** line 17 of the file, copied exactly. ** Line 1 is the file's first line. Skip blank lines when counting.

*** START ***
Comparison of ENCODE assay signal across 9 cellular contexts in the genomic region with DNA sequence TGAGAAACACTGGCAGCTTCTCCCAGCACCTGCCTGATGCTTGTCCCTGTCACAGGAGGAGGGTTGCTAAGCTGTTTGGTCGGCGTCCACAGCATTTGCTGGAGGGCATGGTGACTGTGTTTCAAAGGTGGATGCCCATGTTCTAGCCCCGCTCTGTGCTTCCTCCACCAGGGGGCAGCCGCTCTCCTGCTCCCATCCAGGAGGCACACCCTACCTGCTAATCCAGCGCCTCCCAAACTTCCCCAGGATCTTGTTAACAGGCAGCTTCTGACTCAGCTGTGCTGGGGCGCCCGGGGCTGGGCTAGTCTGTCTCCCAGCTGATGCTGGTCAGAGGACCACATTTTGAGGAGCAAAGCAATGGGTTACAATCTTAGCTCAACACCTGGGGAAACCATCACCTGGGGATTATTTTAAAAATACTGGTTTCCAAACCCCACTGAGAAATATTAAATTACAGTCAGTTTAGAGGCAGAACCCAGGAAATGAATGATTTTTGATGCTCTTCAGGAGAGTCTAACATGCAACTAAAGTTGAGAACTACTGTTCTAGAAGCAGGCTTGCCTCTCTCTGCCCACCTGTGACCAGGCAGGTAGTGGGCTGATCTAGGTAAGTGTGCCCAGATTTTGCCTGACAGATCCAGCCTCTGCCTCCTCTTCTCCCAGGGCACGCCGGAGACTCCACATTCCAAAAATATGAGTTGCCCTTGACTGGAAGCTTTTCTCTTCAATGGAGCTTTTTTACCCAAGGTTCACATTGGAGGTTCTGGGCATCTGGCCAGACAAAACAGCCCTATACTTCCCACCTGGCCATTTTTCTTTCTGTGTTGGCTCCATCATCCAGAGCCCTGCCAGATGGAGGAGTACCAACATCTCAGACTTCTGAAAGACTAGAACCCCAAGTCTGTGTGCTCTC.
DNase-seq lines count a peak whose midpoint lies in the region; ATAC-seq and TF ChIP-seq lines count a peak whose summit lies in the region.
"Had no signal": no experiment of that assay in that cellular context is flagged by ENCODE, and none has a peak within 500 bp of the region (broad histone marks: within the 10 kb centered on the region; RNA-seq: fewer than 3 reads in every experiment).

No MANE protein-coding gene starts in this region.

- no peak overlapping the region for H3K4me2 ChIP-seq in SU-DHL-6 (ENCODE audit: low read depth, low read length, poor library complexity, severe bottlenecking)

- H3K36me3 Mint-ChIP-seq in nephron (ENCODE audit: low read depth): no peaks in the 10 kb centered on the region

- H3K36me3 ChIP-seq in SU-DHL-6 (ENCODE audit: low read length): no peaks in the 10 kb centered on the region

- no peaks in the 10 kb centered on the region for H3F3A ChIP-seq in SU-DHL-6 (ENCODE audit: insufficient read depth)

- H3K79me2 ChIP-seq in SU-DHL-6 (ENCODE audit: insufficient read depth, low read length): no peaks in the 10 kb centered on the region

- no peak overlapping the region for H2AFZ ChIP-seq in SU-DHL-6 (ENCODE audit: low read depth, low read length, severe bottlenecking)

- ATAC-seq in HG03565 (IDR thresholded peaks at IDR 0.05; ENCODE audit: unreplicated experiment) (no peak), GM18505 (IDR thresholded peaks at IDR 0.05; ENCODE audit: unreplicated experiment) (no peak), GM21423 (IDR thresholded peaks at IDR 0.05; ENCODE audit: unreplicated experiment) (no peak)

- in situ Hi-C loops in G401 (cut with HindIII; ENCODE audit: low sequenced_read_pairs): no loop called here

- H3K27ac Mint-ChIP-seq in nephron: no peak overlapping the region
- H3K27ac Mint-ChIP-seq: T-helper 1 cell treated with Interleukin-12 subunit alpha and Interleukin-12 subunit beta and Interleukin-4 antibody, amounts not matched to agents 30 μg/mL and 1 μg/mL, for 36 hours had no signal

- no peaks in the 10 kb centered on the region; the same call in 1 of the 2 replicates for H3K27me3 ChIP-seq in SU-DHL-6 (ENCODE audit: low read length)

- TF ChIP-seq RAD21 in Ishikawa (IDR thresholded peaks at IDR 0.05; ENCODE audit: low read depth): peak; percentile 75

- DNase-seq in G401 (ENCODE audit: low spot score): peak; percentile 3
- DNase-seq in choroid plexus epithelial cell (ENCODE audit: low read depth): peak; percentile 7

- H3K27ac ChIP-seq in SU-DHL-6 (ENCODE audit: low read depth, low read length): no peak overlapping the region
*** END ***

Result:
- DNase-seq in G401 (ENCODE audit: low spot score): peak; percentile 3